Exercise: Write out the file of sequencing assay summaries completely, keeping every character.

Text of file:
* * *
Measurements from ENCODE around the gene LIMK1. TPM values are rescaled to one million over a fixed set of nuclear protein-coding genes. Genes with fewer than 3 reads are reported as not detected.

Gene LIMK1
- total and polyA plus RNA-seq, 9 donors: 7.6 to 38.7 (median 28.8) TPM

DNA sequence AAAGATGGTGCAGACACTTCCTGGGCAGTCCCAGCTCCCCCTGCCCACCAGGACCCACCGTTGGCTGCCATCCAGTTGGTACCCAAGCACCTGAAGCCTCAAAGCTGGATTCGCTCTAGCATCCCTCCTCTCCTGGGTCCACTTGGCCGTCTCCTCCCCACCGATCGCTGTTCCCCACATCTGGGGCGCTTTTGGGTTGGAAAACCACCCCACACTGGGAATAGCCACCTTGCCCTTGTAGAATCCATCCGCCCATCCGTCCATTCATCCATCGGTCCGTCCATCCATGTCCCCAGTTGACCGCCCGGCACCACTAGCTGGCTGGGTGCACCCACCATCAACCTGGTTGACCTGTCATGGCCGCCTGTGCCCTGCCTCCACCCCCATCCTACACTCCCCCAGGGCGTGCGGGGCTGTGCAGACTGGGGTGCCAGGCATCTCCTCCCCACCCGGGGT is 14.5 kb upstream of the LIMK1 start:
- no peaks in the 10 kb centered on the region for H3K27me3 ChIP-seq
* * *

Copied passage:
Measurements from ENCODE around the gene LIMK1. TPM values are rescaled to one million over a fixed set of nuclear protein-coding genes. Genes with fewer than 3 reads are reported as not detected.

Gene LIMK1
- total and polyA plus RNA-seq, 9 donors: 7.6 to 38.7 (median 28.8) TPM

DNA sequence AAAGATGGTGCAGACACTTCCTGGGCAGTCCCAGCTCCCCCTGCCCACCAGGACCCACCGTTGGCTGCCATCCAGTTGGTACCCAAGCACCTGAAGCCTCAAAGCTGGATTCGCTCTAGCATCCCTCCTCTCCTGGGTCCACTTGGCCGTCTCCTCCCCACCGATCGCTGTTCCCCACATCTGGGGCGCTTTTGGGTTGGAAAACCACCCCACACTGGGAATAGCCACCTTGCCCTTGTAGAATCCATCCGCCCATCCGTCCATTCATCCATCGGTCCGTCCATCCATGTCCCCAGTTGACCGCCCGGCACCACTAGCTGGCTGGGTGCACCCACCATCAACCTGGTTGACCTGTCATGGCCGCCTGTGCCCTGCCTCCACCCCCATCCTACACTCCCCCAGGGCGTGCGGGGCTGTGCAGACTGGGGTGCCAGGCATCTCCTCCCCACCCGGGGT is 14.5 kb upstream of the LIMK1 start:
- no peaks in the 10 kb centered on the region for H3K27me3 ChIP-seq